Open Learning Analytics (Amsterdam)

Filming the OLA Summit

Filming the OLA Summit

Back in 2011, I was part of a group of practitioners and researchers that published a proposal for an open and modularised platform for open learning analytics.  In it, we outlined the development of an integrated and extensible toolset that would help academics and organisations to evaluate learner activity, determine needed interventions, and improve advancement of learning opportunities.

Siemens, G., Gašević, D., Haythornthwaite, C., Dawson, S., Buckingham Shum, S., Ferguson, R., Duval, E, Verbert, K, and Baker, R. S. J. d. (2011). Open Learning Analytics: An Integrated and Modularized Platform (Concept Paper): SOLAR.

We moved forward on this idea in spring this year when,  following the LAK14 conference, I was invited to spend a weekend on the outskirts of Indianapolis, at the Open Learning Analytics (OLA) summit. One outcome of that event was the identification of domains in which future work may be conducted: open research, institutional strategy and policy issues, and learning sciences/learning design and open standards/open-source software – and ethical issues related to all of these.

At the start of December, there was another meet-up, this time in Europe and organised by the LACE project, together with the Apereo Foundation and the University of Amsterdam. In a room littered with classical sculpture, at Amsterdam’s Allard Pierson Museum, participants from across Europe gave presentations on their interests in, and vision for, Open Learning Analytics and its application to education or training.

  • Niall Sclater, from JISC in the UK, talked about developing the infrastructure for basic learning analytics systems.
  • Thieme Hemmis, from DelftX, talked about an open research framework – a standard instrument for collaborative research that can give access to data, people and instruments.
  • Erwin Bomas, from Kennisnet and the LACE project is working on a system to gain informed consent for access to data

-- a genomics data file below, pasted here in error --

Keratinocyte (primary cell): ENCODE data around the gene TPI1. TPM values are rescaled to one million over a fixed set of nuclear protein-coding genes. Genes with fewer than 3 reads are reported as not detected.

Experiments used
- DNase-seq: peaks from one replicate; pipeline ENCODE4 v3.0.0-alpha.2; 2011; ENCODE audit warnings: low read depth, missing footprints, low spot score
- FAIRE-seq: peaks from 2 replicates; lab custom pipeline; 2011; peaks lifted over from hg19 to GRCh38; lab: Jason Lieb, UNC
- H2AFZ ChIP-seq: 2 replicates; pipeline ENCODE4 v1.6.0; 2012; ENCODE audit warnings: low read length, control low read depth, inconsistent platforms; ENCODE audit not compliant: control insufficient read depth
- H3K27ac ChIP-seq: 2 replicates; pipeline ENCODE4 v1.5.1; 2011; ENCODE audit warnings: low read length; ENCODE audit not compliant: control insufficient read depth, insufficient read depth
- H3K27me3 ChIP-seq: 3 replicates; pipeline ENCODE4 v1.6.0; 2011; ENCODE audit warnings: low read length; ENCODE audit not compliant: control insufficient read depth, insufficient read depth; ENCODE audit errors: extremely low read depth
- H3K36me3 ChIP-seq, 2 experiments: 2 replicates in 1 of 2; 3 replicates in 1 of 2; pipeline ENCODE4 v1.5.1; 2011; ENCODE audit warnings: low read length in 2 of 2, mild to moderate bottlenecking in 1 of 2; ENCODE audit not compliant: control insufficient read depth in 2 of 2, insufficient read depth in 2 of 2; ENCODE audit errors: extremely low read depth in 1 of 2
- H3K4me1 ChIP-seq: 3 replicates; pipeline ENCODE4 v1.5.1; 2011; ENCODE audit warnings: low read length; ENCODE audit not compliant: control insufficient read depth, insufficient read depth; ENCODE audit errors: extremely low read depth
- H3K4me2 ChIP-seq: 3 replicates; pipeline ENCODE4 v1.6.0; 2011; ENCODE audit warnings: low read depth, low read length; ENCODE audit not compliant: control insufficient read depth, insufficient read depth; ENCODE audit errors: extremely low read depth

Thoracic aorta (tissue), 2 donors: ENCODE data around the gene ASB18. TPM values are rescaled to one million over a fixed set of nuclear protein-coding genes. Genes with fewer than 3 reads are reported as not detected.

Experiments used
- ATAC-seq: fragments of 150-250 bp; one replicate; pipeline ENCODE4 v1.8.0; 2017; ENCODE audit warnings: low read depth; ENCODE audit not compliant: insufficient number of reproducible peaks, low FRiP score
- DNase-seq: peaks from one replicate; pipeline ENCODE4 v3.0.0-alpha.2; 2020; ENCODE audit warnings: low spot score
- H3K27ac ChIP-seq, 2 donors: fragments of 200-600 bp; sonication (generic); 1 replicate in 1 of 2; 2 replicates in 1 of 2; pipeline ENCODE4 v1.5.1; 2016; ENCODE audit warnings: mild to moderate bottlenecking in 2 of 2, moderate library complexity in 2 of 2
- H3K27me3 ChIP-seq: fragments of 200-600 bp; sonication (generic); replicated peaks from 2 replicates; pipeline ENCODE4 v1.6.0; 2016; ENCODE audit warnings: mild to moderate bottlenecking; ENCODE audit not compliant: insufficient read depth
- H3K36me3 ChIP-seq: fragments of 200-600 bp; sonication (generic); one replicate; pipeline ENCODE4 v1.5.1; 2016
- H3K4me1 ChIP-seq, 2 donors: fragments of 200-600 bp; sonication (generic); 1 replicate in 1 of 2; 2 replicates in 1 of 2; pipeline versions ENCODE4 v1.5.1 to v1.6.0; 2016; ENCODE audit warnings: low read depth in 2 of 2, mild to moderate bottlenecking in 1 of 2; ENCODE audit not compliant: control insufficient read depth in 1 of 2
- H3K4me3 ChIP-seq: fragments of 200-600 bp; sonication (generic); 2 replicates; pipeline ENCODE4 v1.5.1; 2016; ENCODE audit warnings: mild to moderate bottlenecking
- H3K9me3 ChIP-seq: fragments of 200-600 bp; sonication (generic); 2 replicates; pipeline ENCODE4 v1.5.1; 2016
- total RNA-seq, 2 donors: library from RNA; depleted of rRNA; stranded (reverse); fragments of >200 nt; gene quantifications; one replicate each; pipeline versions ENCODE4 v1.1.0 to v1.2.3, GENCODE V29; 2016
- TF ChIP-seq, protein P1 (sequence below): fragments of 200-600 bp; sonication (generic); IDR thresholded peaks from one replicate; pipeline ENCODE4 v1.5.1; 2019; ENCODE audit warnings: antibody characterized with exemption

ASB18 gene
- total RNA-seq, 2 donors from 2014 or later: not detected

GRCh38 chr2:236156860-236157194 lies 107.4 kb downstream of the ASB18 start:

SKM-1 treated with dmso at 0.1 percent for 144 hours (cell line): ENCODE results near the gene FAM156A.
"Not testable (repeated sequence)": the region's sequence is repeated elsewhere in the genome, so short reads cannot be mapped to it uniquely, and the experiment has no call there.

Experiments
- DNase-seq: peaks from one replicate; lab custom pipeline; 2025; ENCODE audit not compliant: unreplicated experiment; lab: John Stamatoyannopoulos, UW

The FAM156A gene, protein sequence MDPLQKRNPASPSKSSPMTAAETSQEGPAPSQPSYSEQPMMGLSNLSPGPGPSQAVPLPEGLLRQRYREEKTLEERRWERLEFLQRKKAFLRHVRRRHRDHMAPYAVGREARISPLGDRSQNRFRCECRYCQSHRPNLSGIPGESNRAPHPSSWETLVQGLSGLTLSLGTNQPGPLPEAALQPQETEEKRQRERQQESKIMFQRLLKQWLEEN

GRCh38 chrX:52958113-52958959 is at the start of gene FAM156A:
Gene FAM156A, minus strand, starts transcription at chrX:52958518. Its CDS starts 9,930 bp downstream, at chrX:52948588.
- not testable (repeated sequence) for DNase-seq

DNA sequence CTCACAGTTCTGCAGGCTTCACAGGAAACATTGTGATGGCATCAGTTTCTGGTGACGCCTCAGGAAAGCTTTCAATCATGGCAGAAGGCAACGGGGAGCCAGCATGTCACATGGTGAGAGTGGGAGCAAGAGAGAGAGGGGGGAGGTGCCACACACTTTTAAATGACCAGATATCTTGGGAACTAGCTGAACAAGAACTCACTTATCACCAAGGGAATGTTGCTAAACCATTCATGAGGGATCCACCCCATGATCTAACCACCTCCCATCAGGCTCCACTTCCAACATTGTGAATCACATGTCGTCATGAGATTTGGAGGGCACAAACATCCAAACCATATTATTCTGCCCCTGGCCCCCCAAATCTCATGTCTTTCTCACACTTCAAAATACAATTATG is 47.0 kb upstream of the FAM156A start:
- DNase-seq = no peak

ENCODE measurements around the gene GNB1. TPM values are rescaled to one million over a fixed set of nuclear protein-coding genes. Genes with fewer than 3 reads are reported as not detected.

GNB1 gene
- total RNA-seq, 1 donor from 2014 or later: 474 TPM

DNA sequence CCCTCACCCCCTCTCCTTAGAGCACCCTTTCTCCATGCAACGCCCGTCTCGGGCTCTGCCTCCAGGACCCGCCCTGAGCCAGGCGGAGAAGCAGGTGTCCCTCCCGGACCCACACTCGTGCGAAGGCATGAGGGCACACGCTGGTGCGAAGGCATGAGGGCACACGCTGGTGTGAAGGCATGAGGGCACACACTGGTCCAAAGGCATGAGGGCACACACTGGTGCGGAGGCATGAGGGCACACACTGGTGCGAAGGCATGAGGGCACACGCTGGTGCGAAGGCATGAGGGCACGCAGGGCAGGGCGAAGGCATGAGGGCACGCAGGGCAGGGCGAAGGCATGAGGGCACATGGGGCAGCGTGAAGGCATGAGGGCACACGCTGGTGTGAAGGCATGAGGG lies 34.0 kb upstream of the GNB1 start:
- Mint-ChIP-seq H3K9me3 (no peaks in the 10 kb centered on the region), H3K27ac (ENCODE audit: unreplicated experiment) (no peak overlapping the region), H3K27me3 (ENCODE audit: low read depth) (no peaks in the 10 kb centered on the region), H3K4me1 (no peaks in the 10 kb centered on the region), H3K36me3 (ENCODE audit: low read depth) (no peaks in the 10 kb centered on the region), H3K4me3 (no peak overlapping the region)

• Wolfgang Müller, University of Education Weingarten, is focusing on providing analytics to teachers to they can provide better formative feedback. The aim is to provide informative data on learning processes.
  • Patrick Lynch, University of Hull, introduced Apereo’s work on connecting up data, analytics and data presentation.
  • Vladimer Kobayashi is researching ways of linking the skills of graduates with the labour market.
  • Adam Cooper is leading a strand of the LACE project that is focused on  interoperability and data sharing.
  • Neils Smits, VU university Amsterdam, usesg cluster analysis to understand student activity on the Blackboard virtual learning environment. This analysis accounts for 50% of variance in later exam performance.
  • Alan Berg, of the Apereo Foundation, talked about the grand challenge of learning analytics.

Following these presentations, we brainstormed ideas for action, exploring objectives for collaborative projects that could be achievable in 2-4 years, the methods to achieve these objectives, and the nature of an Open Learning Analytics Framework as a means of coordinating action. A next step will be to work together on bids to Europe’s Horizon 2020 funding programme in order to make these ideas into reality.

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